Add to My MSN

The Barn Gets a Whole New Front

4/29/2014 8:40:00 AM

Tags: Steel Roof, Barn Beams, Nebraska Through The Lens, Thistles, Rafters, Hay Carrier, Mary Conley

Mary ConleyDear readers,

The men were determined to save the barn the fall of 2011, so soon after finishing the north side, Larry made three more trips out to the farm to work on the front.

 

old

Oh, how those “Nebraska Through The Lens” people would have loved the above photo! The other three sides of the barn were in fair shape, so it was hard to believe the deterioration of the front. A few months after we purchased the property, the scene was even worse. Coming down the slope on the left and all around the front and past was a large swatch of blooming thistles higher than our heads. A refrigerator was laying there on its side, right in front, and we used it to sit on while taking our breaks from chopping out the thistles. You can read about those “fun” times in my previous blogs called The “Weed Commissioner” and “The Farmyard and More Junk.”

crumbled

On this side of the barn, not only did the roof need replacing, but also the rafters and the whole front wall. While Larry did the dismantling, Nancy and granddaughters Allison and Erin tried to haul the shingles, boards, and siding to the burn tank as fast as he tore it down. Notice the color of the sky!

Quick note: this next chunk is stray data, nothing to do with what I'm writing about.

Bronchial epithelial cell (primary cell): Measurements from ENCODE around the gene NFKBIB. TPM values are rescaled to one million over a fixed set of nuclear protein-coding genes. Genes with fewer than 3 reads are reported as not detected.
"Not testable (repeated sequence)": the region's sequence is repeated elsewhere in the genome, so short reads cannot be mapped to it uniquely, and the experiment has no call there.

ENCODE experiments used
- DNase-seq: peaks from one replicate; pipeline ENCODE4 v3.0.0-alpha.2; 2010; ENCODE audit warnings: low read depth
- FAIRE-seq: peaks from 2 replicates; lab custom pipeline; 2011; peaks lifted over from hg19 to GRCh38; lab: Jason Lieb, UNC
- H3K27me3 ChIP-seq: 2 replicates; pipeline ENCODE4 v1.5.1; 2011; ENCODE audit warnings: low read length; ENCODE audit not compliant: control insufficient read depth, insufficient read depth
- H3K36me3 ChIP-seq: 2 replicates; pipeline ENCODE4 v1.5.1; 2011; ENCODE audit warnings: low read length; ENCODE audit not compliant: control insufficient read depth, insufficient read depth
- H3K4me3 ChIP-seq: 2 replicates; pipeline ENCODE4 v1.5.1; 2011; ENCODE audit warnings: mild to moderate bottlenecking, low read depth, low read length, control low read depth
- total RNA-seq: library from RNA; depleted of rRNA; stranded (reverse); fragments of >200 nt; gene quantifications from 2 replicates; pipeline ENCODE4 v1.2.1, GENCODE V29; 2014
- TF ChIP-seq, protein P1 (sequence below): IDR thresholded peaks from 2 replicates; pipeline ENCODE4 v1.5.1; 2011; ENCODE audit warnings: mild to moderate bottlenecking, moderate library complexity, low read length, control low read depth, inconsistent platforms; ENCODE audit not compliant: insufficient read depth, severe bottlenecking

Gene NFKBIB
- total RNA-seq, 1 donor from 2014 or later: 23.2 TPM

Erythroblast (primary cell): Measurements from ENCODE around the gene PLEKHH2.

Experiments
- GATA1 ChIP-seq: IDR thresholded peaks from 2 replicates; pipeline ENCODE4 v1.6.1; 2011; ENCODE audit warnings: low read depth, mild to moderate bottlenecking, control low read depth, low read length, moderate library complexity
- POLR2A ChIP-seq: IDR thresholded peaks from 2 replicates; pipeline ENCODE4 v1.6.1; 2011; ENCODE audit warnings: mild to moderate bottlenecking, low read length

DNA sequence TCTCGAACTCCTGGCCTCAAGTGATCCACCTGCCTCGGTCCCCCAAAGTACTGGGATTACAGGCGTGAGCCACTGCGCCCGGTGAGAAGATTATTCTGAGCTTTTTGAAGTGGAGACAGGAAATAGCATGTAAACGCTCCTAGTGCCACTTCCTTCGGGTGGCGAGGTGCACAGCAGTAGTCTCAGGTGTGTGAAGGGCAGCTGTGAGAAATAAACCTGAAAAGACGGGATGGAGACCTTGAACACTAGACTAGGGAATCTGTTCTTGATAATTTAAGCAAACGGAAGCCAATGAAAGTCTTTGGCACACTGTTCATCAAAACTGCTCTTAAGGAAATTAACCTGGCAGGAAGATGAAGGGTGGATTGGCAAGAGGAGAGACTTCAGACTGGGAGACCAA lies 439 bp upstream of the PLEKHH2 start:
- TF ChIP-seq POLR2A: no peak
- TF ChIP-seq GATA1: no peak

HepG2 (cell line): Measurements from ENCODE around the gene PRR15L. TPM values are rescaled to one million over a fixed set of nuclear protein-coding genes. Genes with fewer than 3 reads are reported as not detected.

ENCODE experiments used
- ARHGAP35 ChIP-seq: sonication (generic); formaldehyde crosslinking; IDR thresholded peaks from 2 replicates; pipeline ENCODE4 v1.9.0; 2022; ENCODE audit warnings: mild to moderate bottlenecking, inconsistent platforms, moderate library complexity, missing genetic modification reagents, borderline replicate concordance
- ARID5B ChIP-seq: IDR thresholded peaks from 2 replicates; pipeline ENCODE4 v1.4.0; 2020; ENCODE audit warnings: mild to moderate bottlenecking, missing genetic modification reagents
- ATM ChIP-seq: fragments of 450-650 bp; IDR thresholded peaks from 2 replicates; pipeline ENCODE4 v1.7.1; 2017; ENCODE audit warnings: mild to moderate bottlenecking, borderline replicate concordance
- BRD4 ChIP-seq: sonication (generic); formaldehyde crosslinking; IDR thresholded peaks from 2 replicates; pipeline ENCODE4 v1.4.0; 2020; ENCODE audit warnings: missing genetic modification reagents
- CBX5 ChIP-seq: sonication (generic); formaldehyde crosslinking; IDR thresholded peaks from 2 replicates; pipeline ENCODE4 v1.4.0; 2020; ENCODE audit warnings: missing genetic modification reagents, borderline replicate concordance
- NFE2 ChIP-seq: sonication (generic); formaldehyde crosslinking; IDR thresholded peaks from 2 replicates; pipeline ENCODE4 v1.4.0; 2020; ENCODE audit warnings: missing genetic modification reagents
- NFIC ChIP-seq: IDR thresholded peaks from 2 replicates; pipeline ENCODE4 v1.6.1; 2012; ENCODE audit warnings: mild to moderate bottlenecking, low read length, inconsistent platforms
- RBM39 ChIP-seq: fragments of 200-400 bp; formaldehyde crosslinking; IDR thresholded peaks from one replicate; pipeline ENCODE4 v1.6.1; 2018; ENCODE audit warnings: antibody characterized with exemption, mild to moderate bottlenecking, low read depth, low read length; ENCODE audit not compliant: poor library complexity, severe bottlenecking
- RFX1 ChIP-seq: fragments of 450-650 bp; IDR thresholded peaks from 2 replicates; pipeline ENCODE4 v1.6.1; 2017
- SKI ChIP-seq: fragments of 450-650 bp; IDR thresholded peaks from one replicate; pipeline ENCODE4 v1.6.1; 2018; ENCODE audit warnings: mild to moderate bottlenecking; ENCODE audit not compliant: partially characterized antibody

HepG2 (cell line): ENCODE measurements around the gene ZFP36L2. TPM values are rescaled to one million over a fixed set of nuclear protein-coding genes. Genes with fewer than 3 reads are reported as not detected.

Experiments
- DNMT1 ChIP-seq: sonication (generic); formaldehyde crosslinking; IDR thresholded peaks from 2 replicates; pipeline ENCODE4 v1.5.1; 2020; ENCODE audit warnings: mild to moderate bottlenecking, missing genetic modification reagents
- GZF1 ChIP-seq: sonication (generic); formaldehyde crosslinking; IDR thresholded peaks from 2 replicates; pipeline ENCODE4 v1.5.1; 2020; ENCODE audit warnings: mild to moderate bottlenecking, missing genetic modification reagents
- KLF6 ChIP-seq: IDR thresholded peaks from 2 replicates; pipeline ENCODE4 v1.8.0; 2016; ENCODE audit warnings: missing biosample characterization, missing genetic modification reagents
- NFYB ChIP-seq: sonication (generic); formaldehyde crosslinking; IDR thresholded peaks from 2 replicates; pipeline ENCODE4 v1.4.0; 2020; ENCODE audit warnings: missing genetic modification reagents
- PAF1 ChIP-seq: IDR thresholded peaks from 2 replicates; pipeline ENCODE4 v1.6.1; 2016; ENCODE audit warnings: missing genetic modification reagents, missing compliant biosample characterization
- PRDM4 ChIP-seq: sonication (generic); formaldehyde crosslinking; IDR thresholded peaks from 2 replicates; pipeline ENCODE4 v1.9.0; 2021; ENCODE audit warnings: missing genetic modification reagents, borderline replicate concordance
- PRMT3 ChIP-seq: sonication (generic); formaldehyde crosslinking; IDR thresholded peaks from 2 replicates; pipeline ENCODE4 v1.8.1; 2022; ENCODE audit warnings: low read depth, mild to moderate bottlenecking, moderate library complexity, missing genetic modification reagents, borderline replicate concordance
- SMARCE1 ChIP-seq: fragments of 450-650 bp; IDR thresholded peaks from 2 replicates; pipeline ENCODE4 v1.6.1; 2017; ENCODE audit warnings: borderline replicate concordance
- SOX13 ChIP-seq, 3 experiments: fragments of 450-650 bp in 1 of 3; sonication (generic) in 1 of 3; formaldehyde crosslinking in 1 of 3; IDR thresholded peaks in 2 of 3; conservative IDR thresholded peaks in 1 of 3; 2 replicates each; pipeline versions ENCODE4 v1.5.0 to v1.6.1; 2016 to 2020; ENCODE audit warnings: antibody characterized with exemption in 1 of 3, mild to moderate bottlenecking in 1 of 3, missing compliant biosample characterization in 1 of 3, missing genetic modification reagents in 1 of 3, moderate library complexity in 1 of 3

complete rafters

2x6 rafters have replaced the rotted 2x4s, and the front wall is newly framed. Be careful where you step!

osb

The first sheet of heavy plywood is down. I was just told it is actually called OSB board. When trying to correct the mistake and call it that, my spellcheck changed the lettering around! Giggle! I’m sticking to plywood!

finished project

Here is the finished project after the men rebuilt the front of the barn. The whole barn has a new, white, steel roof for protection. A corral has been built, and it is quite a different scene than the first photo I showed you.

patchwork

Now there was time to patch and caulk two of the other sides.

end of building

And prime and paint them. In the above photo, the end is still needing another coat.

me on ladder

This past summer, after we finished painting the shop, Larry and I set out to patch, caulk, prime and paint the front end of the barn that we see from the house yard. This coming summer, we plan to repair the huge sliding doors to the loft and add the metal under the roofing. I can’t wait to show you the before and after photos when we finish.

There are still two photos and a short story that I want to include to end our account of the barn renovation, because writing this blog reminds us of how much we realize and appreciate all the work that our son, Todd, did on this building. In the beginning, Larry and I had no plans, and I’m quite certain we would have just let it finish deteriorating. That would have been sad because it is so unique.

inside ladder

Todd still needed to construct beams for the barn, but in order to do this he first had to erect scaffolding, which was a project in itself. He used lumber left over from previous shipments, and screwed it together so it could be taken apart and saved when the job was finished.